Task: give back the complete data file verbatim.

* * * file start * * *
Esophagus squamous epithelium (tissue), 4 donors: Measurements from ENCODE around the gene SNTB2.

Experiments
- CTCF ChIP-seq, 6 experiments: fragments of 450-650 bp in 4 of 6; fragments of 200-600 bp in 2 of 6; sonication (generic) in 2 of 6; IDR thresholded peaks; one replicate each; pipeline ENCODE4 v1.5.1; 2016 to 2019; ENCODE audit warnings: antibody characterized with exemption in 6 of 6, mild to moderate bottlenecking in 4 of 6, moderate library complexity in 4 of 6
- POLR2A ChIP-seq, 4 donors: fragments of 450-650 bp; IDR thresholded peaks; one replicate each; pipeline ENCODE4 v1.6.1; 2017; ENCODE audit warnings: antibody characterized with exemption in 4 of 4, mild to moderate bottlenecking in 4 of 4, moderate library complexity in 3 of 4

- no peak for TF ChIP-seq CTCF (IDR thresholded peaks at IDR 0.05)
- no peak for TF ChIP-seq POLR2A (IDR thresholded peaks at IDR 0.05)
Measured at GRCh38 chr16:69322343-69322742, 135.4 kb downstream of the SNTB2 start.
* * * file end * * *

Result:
Esophagus squamous epithelium (tissue), 4 donors: Measurements from ENCODE around the gene SNTB2.

Experiments
- CTCF ChIP-seq, 6 experiments: fragments of 450-650 bp in 4 of 6; fragments of 200-600 bp in 2 of 6; sonication (generic) in 2 of 6; IDR thresholded peaks; one replicate each; pipeline ENCODE4 v1.5.1; 2016 to 2019; ENCODE audit warnings: antibody characterized with exemption in 6 of 6, mild to moderate bottlenecking in 4 of 6, moderate library complexity in 4 of 6
- POLR2A ChIP-seq, 4 donors: fragments of 450-650 bp; IDR thresholded peaks; one replicate each; pipeline ENCODE4 v1.6.1; 2017; ENCODE audit warnings: antibody characterized with exemption in 4 of 4, mild to moderate bottlenecking in 4 of 4, moderate library complexity in 3 of 4

- no peak for TF ChIP-seq CTCF (IDR thresholded peaks at IDR 0.05)
- no peak for TF ChIP-seq POLR2A (IDR thresholded peaks at IDR 0.05)
Measured at GRCh38 chr16:69322343-69322742, 135.4 kb downstream of the SNTB2 start.